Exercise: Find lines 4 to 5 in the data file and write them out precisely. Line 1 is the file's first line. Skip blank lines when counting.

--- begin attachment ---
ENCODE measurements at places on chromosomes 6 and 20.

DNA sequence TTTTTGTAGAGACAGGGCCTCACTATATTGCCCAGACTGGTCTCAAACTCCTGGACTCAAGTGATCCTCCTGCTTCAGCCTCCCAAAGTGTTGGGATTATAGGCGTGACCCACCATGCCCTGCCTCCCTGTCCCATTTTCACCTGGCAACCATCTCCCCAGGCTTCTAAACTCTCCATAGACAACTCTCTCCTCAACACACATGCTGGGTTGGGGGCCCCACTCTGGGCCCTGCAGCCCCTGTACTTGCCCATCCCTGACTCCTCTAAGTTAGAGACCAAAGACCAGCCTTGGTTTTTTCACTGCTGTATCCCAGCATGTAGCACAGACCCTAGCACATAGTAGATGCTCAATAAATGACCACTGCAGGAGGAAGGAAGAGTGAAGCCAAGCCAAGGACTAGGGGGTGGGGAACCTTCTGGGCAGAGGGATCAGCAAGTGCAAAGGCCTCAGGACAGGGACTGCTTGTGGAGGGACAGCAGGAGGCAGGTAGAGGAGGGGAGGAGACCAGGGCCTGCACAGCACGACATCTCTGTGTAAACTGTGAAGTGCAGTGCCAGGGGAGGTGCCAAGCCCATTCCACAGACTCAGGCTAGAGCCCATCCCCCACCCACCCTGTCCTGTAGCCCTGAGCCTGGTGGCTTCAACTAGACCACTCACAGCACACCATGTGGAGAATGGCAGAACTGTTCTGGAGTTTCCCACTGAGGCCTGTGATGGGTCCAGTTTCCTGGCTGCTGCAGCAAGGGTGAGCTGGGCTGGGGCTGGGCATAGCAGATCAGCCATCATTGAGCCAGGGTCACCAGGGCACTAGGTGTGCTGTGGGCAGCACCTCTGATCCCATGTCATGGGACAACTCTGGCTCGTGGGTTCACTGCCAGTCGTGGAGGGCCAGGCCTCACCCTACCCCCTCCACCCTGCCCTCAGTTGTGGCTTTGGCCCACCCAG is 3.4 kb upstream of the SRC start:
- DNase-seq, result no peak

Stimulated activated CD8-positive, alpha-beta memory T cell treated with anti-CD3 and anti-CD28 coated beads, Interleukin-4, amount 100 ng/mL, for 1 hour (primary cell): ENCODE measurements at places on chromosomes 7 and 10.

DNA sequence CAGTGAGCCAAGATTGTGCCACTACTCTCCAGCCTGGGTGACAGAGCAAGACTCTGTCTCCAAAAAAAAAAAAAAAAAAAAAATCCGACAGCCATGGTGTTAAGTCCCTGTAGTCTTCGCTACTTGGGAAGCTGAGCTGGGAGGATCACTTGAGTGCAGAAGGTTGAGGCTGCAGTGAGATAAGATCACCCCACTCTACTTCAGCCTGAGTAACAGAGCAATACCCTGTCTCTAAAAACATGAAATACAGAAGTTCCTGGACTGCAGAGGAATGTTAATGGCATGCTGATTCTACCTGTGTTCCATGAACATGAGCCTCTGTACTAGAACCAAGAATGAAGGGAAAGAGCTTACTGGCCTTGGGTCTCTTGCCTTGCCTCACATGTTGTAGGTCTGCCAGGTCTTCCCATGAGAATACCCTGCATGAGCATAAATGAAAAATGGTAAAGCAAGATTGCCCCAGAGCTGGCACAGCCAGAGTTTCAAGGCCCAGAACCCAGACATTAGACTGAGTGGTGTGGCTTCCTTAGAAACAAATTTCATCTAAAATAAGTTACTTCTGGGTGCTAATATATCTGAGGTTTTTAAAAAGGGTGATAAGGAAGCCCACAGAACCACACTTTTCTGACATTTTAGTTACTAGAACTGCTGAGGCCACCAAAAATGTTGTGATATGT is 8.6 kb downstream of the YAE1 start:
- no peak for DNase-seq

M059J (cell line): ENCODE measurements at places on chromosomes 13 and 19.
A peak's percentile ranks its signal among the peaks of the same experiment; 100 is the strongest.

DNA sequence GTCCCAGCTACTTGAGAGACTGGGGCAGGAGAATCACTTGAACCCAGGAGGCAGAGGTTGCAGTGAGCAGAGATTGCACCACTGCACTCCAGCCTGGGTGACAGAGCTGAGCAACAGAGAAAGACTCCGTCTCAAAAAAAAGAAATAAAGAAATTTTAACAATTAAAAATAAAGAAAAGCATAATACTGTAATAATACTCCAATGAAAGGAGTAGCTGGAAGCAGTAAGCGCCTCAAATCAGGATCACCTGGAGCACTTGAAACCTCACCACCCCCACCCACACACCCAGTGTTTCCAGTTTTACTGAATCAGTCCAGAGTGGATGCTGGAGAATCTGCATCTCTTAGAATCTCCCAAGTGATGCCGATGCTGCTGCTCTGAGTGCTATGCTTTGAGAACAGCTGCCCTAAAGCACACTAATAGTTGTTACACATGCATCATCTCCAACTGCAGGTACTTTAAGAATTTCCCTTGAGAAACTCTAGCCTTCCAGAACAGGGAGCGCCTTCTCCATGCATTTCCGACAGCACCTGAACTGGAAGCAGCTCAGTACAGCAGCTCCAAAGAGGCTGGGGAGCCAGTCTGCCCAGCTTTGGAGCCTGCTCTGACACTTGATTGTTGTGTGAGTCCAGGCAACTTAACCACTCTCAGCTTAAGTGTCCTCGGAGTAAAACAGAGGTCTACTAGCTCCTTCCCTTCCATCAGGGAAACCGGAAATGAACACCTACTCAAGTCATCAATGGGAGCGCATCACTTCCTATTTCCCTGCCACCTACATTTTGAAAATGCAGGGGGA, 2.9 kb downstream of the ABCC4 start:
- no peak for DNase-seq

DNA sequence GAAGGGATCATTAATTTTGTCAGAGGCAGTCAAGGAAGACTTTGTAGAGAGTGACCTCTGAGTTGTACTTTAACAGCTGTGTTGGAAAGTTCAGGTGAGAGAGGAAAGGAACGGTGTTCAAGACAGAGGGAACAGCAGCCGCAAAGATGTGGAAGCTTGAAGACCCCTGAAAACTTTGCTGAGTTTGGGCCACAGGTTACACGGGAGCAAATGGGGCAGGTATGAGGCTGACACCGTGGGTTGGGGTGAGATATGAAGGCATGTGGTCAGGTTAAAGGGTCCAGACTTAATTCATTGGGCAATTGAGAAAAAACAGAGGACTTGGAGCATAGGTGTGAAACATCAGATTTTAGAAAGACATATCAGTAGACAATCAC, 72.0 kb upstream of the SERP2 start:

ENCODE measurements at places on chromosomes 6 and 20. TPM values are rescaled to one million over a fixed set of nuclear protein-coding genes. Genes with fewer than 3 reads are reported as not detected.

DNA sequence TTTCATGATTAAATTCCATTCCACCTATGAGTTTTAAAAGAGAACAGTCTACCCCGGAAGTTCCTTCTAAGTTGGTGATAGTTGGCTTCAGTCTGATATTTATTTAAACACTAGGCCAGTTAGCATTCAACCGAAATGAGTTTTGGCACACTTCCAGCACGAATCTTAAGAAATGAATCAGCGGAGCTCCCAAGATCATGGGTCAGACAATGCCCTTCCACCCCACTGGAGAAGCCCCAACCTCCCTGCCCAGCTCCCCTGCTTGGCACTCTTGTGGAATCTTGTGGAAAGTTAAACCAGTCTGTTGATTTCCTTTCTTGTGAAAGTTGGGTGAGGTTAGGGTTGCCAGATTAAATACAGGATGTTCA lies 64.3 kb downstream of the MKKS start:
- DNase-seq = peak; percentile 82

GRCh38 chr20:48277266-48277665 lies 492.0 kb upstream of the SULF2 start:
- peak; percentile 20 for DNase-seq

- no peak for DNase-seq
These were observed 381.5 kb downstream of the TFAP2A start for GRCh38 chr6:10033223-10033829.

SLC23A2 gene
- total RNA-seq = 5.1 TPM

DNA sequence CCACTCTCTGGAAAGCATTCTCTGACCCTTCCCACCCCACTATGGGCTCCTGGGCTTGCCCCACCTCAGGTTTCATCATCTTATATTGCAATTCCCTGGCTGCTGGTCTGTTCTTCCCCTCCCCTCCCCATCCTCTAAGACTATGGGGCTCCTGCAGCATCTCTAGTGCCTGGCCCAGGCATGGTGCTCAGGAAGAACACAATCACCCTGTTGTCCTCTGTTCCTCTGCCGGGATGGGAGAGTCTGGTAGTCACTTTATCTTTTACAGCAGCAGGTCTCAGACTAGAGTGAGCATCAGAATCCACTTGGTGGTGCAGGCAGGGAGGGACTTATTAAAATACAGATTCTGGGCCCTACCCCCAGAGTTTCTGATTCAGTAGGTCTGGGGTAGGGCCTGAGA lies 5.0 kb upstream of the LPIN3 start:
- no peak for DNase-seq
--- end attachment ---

Stimulated activated CD8-positive, alpha-beta memory T cell treated with anti-CD3 and anti-CD28 coated beads, Interleukin-4, amount 100 ng/mL, for 1 hour (primary cell): ENCODE measurements at places on chromosomes 7 and 10.

DNA sequence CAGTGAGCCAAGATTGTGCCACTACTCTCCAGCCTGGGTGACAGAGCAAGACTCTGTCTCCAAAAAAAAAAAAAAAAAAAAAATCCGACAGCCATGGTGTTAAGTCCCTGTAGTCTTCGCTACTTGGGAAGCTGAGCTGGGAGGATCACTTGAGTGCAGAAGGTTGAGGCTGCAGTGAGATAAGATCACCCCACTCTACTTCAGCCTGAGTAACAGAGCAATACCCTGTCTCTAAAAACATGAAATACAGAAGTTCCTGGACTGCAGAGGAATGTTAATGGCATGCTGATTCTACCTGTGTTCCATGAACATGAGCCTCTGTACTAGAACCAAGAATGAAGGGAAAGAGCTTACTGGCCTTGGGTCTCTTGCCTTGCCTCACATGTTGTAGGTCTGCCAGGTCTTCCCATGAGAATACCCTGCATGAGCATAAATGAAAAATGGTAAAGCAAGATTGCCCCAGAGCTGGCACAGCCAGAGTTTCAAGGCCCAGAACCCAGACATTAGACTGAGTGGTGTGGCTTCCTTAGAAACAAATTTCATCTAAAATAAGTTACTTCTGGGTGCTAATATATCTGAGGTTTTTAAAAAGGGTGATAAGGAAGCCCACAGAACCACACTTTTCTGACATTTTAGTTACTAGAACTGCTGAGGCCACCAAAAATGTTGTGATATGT is 8.6 kb downstream of the YAE1 start: